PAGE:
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Analysis: Return of the pink slip? Risk of layoffs rising

From Capitol Hill and Wall Street to small towns across the United States, discussions of the economy have focused on one key question for the past two years: When will corporate America start hiring again?
/ Source: Reuters

From Capitol Hill and Wall Street to small towns across the United States, discussions of the economy have focused on one key question for the past two years: When will corporate America start hiring again?

That may be the wrong question. With Europe's debt crisis rattling the world financial system and demand fading, the question on many executives' and economists' minds is whether the nation is on the brink of another large round of layoffs.

It does not help that the uncertainty that has sent the Standard & Poor's 500 index down more than 10 percent since mid-July is lingering into October when big companies start planning out their 2012 budgets. At the very least, executives said it looks unlikely that companies will start the significant rounds of hiring that would be needed to drive down the nation's unemployment rate, currently 9.1 percent.

"I think people are in the process of dialing back 2012 expectations and that will bleed into whatever they were planning," said Michael Neal, a General Electric Co vice chairman who heads the company's GE Capital finance arm. "My view is they continue to stay with a tight belt and I think it means less hiring than they would have done otherwise."

Weak earnings reports from JPMorgan Chase & Co and Alcoa Inc are only increasing the market's anxiety, and the tone of executives' comments are far from upbeat.

Chief executives have already begun to echo the warning that U.S. President Franklin Delano Roosevelt made early in the Great Depression of the 1930s: "The only thing we have to fear is fear itself."

"I'm more concerned about lack of confidence than about market fundamentals," Alcoa CEO Klaus Kleinfeld said on Tuesday. "It almost looks like the world is worrying itself into another recession and that should not be allowed to happen."

Their concern about worry has not stopped them from acting, though. JPMorgan on Thursday said it would cut 1,000 jobs from its investment banking business.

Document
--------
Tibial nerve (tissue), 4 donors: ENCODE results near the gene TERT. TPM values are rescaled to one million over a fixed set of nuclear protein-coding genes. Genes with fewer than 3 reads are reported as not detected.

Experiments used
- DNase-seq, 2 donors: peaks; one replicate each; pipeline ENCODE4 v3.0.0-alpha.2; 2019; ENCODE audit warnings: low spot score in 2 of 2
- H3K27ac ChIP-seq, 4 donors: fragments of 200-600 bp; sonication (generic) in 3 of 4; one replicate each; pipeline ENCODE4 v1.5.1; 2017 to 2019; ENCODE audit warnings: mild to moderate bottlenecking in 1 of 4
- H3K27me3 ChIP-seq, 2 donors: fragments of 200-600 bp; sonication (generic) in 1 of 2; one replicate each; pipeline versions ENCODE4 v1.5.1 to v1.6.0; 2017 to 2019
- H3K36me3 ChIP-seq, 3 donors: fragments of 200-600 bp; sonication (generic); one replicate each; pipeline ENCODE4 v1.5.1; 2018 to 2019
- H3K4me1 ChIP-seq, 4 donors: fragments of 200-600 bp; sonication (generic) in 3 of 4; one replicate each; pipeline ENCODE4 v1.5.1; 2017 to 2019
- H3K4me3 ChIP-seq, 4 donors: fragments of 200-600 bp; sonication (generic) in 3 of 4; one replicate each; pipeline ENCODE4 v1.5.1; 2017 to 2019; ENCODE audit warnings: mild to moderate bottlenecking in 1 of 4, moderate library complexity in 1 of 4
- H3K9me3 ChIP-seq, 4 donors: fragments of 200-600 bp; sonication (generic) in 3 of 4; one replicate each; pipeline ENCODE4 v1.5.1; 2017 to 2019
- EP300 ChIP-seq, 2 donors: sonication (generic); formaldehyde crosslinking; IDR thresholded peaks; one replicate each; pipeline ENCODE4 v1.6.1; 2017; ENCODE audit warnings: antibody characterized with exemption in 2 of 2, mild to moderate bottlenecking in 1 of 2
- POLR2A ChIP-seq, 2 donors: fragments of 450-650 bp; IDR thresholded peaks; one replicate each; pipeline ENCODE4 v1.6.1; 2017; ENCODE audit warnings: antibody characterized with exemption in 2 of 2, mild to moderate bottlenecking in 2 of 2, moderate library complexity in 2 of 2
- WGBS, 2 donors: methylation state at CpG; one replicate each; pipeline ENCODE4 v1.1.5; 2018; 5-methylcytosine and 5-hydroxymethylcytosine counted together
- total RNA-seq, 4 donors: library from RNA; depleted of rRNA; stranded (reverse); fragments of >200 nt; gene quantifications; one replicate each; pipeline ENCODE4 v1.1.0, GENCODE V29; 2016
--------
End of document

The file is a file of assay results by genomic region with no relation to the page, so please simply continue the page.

JPMorgan's cuts follow a much larger move by Bank of America Corp, which last month said it would eliminate some 30,000 jobs -- about 10 percent of its workforce. While smaller in scale, earlier this month drugmaker AstraZeneca Plc, Level 3 Communications Inc and Verso Paper Corp all disclosed plans to cut hundreds of jobs.

Some 24 percent of large-company chief executives expect to cut jobs in the U.S. over the next six months, according to a survey by the Business Roundtable. That is more than double the 11 percent who expected to cut in the June edition of the survey, but less than the 36 percent that planned to add jobs.

Theirs is a darker view than that of the chief financial officers of mid-sized companies, where 68 percent expect to add jobs over the next year, down from 80 percent earlier this year, according to a GE Capital-sponsored survey.

Companies are also cutting their spending plans for the United States. Wal-Mart Stores Inc, the world's largest retailer said on Wednesday it plans to cut its U.S. capital spending by 7.4 percent next year.

"If the economy continues to slow ... I expect companies probably to continue to keep payroll very lean and for the unemployment rate to bump to 9.25 percent, conceivably it could go to 9.5 percent," said Michael Yoshikami, CEO of YCMNET Advisors a San Francisco investment house with $1 billion under management. "As CFOs and (human resources) managers are planning going forward, you can't avoid the human dynamic here. And if the outlook is very uncertain, they're going to be very, very hesitant to make broad hiring decisions. It's not good timing because budgets are being set right now."


One warning sign that more belt-tightening could be ahead is that profit growth seems to be slowing down. Most U.S. public companies report quarterly results in the coming weeks, and earnings season has gotten off to a weak start.

Analysts have lowered their growth forecasts for the companies of the S&P 500 and now look for overall profit for the group to rise 12.5 percent in the third quarter, less than the 17 percent they expected at the start of July.

The sharpest downward revisions have come in the finance sector, where analysts now look for profit to rise just 1.7 percent, down from a prior expectation of 15.6 percent. They've also lowered estimates for companies that sell basic materials like metals, telecommunications firms and sellers of consumer staples like food.

The finance, retail and manufacturing sectors could all see cuts -- with retailers particularly vulnerable if the holiday selling season is weak, analysts said.

"We certainly are on a cusp here and it does feel as though the economy has downshifted," said John Challenger, CEO of Challenger, Gray and Christmas, a consulting company that helps laid-off executives find jobs. "A lot of companies are coming into this last quarter cautious and they're not optimistic ... It feels like the economy could turn either way."

One hopeful sign for workers is that companies that cut head count aggressively during the recession may have little fat left to trim, making them more likely to hold off unless the economy definitively weakens.

"There might be some firms that decide to preemptively cut, but I think that many firms are pretty lean and mean," said Michael Goodman, director of economic and public policy research at the University of Massachusetts at Dartmouth. "Even though output has been growing, that's with tens of millions of fewer workers on the job. So it's tough to imagine too much more work being squeezed out of fewer employees in this environment."